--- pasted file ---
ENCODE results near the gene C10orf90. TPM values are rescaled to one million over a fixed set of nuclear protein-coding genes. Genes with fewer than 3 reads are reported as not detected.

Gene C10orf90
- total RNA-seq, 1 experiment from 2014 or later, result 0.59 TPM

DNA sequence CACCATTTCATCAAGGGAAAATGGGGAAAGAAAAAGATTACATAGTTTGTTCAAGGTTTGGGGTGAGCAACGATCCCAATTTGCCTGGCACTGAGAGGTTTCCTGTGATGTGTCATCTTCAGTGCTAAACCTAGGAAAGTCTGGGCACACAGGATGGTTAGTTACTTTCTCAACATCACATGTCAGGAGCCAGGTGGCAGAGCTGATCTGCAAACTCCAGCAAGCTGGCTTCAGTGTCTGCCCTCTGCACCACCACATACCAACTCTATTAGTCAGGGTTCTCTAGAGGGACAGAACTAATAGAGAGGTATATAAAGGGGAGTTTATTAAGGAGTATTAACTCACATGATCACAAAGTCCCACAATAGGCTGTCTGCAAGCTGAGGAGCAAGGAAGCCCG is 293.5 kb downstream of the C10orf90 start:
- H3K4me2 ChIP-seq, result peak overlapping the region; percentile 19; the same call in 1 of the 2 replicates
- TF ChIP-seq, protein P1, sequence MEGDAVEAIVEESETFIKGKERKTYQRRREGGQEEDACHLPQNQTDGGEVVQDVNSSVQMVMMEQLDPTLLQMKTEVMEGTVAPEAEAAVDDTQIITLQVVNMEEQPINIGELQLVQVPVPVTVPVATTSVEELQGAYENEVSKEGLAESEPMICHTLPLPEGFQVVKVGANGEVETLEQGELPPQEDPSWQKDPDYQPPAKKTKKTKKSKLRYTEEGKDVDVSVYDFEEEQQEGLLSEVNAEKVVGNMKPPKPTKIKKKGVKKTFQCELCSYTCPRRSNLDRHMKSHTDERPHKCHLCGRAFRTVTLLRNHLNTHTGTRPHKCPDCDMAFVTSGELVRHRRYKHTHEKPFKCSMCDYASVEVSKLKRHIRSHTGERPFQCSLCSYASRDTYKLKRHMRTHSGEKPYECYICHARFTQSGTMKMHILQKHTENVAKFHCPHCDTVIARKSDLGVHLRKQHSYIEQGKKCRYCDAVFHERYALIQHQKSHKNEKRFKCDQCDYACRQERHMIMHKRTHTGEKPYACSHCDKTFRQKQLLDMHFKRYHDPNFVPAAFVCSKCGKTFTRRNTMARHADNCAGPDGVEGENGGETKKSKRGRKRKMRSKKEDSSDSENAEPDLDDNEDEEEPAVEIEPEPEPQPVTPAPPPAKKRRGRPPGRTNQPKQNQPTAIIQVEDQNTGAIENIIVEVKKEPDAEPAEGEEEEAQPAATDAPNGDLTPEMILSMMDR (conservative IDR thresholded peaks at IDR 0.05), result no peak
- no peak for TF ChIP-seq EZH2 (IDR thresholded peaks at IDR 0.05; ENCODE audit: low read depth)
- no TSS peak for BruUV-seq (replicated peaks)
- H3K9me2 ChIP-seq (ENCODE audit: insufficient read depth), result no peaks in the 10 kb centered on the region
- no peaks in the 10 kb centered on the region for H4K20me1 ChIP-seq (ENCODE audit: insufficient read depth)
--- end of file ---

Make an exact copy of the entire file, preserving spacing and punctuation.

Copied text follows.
ENCODE results near the gene C10orf90. TPM values are rescaled to one million over a fixed set of nuclear protein-coding genes. Genes with fewer than 3 reads are reported as not detected.

Gene C10orf90
- total RNA-seq, 1 experiment from 2014 or later, result 0.59 TPM

DNA sequence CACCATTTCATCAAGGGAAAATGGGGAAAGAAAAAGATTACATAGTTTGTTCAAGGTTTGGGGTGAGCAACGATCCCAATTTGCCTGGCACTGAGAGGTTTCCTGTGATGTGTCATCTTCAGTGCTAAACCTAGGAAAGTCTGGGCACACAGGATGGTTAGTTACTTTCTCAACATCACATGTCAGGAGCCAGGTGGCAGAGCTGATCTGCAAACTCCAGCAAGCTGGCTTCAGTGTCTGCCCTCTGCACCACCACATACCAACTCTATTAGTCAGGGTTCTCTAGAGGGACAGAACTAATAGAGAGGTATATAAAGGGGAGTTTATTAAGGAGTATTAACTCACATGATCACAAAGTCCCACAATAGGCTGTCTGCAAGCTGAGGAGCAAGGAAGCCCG is 293.5 kb downstream of the C10orf90 start:
- H3K4me2 ChIP-seq, result peak overlapping the region; percentile 19; the same call in 1 of the 2 replicates
- TF ChIP-seq, protein P1, sequence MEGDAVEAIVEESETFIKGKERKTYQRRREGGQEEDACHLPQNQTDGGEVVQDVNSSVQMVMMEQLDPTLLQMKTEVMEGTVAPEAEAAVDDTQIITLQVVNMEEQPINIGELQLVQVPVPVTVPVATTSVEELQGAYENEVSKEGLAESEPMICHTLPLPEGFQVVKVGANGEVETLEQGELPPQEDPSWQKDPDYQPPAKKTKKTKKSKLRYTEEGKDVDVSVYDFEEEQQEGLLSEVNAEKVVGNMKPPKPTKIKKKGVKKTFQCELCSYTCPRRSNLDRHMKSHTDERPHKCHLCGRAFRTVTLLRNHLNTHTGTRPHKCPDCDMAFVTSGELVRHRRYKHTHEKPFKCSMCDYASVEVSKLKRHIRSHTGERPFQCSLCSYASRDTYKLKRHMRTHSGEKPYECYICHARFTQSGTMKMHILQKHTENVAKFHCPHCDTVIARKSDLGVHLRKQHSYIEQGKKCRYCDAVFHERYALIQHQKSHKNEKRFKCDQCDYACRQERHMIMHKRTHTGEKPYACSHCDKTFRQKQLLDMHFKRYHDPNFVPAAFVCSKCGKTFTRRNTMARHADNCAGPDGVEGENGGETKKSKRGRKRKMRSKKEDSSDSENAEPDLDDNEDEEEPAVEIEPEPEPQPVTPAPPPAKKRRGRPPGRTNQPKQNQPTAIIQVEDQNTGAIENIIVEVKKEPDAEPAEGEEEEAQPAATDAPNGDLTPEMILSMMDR (conservative IDR thresholded peaks at IDR 0.05), result no peak
- no peak for TF ChIP-seq EZH2 (IDR thresholded peaks at IDR 0.05; ENCODE audit: low read depth)
- no TSS peak for BruUV-seq (replicated peaks)
- H3K9me2 ChIP-seq (ENCODE audit: insufficient read depth), result no peaks in the 10 kb centered on the region
- no peaks in the 10 kb centered on the region for H4K20me1 ChIP-seq (ENCODE audit: insufficient read depth)